Jeff Livingston, senior solutions consultant with QAD DynaSys, explains the importance of resilience in the supply-chain function, in times of high demand variability and uncertainty.
Businesses today need to be able to respond to unexpected events with a degree of agility and flexibility that will allow them to return to normal operations as quickly as possible, Livingston says. They might even take advantage of a difficult situation to improve planning accuracy and response.
COVID-19 has wreaked havoc with supply chains, some of which have experienced a plunge in demand while others have had to grapple with a surge in activity. Livingston cites one food company that has had to cope with both results — the virtual disappearance of business on the restaurant-supply end, and sales going “through the roof” for grocery accounts. Key to adjustment to such disruption is the ability to shift production lines and rebalance inventory on the fly.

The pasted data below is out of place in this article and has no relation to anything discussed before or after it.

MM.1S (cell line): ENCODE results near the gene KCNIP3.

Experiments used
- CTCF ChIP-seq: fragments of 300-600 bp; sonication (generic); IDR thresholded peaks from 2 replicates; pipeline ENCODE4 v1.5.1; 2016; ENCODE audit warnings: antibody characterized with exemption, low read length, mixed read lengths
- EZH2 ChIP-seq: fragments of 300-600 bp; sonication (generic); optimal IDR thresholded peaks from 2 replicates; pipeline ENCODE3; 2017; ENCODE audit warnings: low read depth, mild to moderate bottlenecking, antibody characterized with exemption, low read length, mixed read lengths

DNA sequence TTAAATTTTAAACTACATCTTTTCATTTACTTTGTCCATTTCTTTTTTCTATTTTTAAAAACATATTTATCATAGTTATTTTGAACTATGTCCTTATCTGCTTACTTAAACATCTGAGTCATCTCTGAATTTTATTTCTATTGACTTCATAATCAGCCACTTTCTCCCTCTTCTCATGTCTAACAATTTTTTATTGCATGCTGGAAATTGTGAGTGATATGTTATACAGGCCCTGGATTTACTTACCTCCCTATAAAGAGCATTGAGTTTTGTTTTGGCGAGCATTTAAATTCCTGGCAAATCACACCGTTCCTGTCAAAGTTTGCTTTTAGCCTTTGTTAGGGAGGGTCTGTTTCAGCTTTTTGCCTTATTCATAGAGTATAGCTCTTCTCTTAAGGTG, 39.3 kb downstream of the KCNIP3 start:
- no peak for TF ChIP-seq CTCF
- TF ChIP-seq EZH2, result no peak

Even without the pandemic, producers must be able to engage in detailed scenario planning, through the creation of “what-if” visualizations. Such capabilities have long been important in the event of short-term spikes in demand, but are now being deployed in a more strategic, long-term fashion.
The need to replan in the face of sudden shifts in demand is blurring the lines between planning and execution. But a string of natural disasters over the years has taught companies a valuable lesson about the need to have on hand a strategy that can apply to multiple types of events. One California-based company was able to repurpose an earthquake-response plan when Hurricane Hugo struck Puerto Rico, Livingston recalls.
The advent of the cloud and sophisticated analytics are making it possible for planners to collaborate both internally and externally to an extent that didn’t exist in years past, he says.
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